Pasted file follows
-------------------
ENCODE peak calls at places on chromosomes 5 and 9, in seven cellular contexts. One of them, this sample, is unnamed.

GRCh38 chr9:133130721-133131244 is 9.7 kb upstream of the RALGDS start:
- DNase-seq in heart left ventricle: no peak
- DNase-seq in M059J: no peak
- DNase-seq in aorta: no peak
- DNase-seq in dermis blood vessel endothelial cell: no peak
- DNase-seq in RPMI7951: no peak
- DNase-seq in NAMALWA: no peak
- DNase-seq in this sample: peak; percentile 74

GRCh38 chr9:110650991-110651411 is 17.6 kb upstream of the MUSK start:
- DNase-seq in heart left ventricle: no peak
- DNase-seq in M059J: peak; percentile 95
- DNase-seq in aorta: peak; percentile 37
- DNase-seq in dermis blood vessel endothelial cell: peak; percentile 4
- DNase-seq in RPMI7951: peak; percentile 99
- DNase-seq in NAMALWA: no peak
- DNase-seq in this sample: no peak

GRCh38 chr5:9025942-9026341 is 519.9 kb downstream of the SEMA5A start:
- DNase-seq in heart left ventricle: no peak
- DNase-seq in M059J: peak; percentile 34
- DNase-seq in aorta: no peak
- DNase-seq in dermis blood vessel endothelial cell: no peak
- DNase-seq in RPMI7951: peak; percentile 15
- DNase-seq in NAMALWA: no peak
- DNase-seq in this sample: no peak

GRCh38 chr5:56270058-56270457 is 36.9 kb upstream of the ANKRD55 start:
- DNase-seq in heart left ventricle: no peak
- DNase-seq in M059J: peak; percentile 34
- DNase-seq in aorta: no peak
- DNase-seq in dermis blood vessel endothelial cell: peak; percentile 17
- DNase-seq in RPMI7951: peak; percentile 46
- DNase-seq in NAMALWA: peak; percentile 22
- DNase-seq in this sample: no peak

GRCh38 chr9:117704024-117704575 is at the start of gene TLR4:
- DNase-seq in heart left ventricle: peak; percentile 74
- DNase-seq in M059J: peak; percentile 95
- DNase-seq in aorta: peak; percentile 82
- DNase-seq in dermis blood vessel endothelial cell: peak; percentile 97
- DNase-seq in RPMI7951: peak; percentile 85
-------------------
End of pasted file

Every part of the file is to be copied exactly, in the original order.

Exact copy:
ENCODE peak calls at places on chromosomes 5 and 9, in seven cellular contexts. One of them, this sample, is unnamed.

GRCh38 chr9:133130721-133131244 is 9.7 kb upstream of the RALGDS start:
- DNase-seq in heart left ventricle: no peak
- DNase-seq in M059J: no peak
- DNase-seq in aorta: no peak
- DNase-seq in dermis blood vessel endothelial cell: no peak
- DNase-seq in RPMI7951: no peak
- DNase-seq in NAMALWA: no peak
- DNase-seq in this sample: peak; percentile 74

GRCh38 chr9:110650991-110651411 is 17.6 kb upstream of the MUSK start:
- DNase-seq in heart left ventricle: no peak
- DNase-seq in M059J: peak; percentile 95
- DNase-seq in aorta: peak; percentile 37
- DNase-seq in dermis blood vessel endothelial cell: peak; percentile 4
- DNase-seq in RPMI7951: peak; percentile 99
- DNase-seq in NAMALWA: no peak
- DNase-seq in this sample: no peak

GRCh38 chr5:9025942-9026341 is 519.9 kb downstream of the SEMA5A start:
- DNase-seq in heart left ventricle: no peak
- DNase-seq in M059J: peak; percentile 34
- DNase-seq in aorta: no peak
- DNase-seq in dermis blood vessel endothelial cell: no peak
- DNase-seq in RPMI7951: peak; percentile 15
- DNase-seq in NAMALWA: no peak
- DNase-seq in this sample: no peak

GRCh38 chr5:56270058-56270457 is 36.9 kb upstream of the ANKRD55 start:
- DNase-seq in heart left ventricle: no peak
- DNase-seq in M059J: peak; percentile 34
- DNase-seq in aorta: no peak
- DNase-seq in dermis blood vessel endothelial cell: peak; percentile 17
- DNase-seq in RPMI7951: peak; percentile 46
- DNase-seq in NAMALWA: peak; percentile 22
- DNase-seq in this sample: no peak

GRCh38 chr9:117704024-117704575 is at the start of gene TLR4:
- DNase-seq in heart left ventricle: peak; percentile 74
- DNase-seq in M059J: peak; percentile 95
- DNase-seq in aorta: peak; percentile 82
- DNase-seq in dermis blood vessel endothelial cell: peak; percentile 97
- DNase-seq in RPMI7951: peak; percentile 85